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Steamboat Magazine

Cultivating WinterWonderGrass: Fruition

02/01/2018 02:21PM ● By Alesha Damerville

Images from Fruition

STEAMBOAT SPRINGS – “We’re finally a rock band,” says Mimi Naja, Fruition vocalist, guitarist and mandolin player. “We started in a very folky, stringy sense because it traveled well. Now that we have a growing professional operation, we can have more gear and notch it up in the woods. We can make the sounds that we couldn’t make before because we couldn’t carry it on our back and bring it to the streets. Now we can rock out.”

Images from Fruition

Naja is joined by Jay Cobb Anderson on vocals, lead guitar and harmonica, Kellen Asebroek on vocals, rhythm guitar and piano, Jeff Leonard on bass and Tyler Thompson on drums and banjo. “Kellen, Jay and I were meeting up in Portland to take on the street and try to make some beer money,” Naja says. “We started harmonizing and laughing at how easily we fell into place. We sounded like one unit.”  

Fruition’s fifth album, Watching It All Fall Apart, is scheduled to be released in February. This new album represents change and growth for the band. “Songwriting and performing change when you change. They change according to the things you’re seeing and doing, interactions you’re having and the people you’re meeting,” Naja says. “A lot of our songs were love and breakup songs; the road took its toll on old relationships. The new album is about letting go of breakup stuff. There are new relationships forming in the band that are happening because we met people out on the road. Nature’s bounty definitely changes the music. We’re super stoked for this record; it’s totally a rock album. Hopefully it opens up some new ears.”

The musical influences leaving an imprint on the band Fruition are vast. “We began drooling over the songwriting of Gillian Welch together,” Naja says. “But we are also big rock and roll fans. You will hear a lot of Beatles love on the upcoming album. In the current scene, I lean toward Alabama Shakes – we love R&B and soul. Erykah Badu, Joni Mitchell and Ella Fitzgerald are all very influential women to me. Kellen is doing a lot more R&B kind of writing; D’Angelo is a big influence on him.

Watching It All Fall Apart is the first Fruition album created with an outside producer. “We’ve been self-produced this whole time,” Naja says. “We brought in Tucker Martine on this album. He’s worked with tons of bands. Having an outside source that is separate from the jam grass community has helped us find the sound we’ve always felt we’ve had and wanted. Which is rock. Tucker was the big change there.”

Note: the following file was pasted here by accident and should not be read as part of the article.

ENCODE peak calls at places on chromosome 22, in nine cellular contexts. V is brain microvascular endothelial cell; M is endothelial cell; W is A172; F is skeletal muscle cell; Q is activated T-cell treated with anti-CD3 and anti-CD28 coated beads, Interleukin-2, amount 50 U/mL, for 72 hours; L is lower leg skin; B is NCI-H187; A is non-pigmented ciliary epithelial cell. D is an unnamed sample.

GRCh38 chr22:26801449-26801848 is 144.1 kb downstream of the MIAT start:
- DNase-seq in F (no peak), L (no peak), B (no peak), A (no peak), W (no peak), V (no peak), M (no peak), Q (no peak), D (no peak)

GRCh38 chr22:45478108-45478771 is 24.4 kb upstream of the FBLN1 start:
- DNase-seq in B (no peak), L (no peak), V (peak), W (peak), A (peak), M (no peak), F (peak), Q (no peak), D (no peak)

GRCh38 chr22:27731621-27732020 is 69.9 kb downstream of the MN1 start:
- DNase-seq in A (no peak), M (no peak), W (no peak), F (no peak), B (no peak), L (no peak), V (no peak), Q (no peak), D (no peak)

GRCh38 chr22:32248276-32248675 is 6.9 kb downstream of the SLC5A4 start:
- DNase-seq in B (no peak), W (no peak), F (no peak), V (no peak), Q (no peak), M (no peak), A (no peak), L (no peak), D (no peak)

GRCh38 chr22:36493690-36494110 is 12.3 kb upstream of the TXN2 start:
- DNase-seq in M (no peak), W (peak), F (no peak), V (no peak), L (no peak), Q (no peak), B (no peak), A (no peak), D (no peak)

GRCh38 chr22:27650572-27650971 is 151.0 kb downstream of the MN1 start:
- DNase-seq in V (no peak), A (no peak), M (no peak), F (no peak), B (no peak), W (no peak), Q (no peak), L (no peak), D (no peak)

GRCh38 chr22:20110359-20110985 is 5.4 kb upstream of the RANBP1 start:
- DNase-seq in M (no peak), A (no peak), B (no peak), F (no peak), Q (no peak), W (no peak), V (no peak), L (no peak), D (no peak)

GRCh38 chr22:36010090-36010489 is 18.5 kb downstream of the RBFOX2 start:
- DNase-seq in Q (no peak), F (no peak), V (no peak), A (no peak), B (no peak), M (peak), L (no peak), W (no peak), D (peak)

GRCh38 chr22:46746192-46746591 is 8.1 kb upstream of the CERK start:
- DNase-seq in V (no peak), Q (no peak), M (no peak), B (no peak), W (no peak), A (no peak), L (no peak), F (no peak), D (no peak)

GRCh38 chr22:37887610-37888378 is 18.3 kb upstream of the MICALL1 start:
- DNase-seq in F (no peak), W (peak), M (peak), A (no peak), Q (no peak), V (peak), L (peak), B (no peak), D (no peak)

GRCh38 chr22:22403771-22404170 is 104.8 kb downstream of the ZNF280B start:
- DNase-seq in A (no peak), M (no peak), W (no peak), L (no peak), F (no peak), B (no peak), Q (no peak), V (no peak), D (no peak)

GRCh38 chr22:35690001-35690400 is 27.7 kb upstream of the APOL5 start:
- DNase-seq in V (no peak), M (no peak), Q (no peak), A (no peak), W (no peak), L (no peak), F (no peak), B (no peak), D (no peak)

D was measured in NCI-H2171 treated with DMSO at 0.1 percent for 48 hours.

Fruition has played over 100 shows a year for the last several years. 

Images from Fruition

This Oregon-based band has left if its mark on countless music festivals since their humble beginnings. “When we first started playing gigs out of the state, that’s when we met Scotty (Stoughton) and Jen (Brazil),” Naja says. “They were some of the first people to catch wind of us from some fellow Colorado fans that had been out in Portland. They’ve been picking us up for event after event ever since. They’re lovely.”

Fruition joins an electric lineup of talented artists scheduled to play at the WinterWonderGrass Festival in Steamboat Springs this February. WWG organizers Scotty Stoughton and Jennifer Brazill are two of many people hard at work to ensure the three-day-long music and brew festival goes over without a hitch. WWG celebrates its second year of partnership with Steamboat Springs this year. “It’s a huge family party for the artists,” Naja says. “It’s a blast – Jenn and Scotty always have some tricks up their sleeves to keep things interesting. They’re full of fun, surprising ‘how is this going to work’ things. Somehow, it always does work, with flying colors. It’s always a bit of a thrill.”

The bands playing at WWG seem to be as excited about reuniting with other bands in their touring circuit as much as playing the shows. “WWG is the best stage greenroom area. So many homies,” Naja says. “The return bands are all relationships that we’ve developed over the years. Many ways in thanks to WWG in the first place.”

Fruition looks forward to its fifth time playing in Steamboat Springs via the WWG Festival. “Steamboat always has a great turn out,” Naja says. “We love a good Colorado rage, dance party, ski bum town.”

You can catch the expansive sounds at the WinterWonderGrass Festival this February.  For more information on the festival, lodging and ski passes, visit

For more information on Fruition visit

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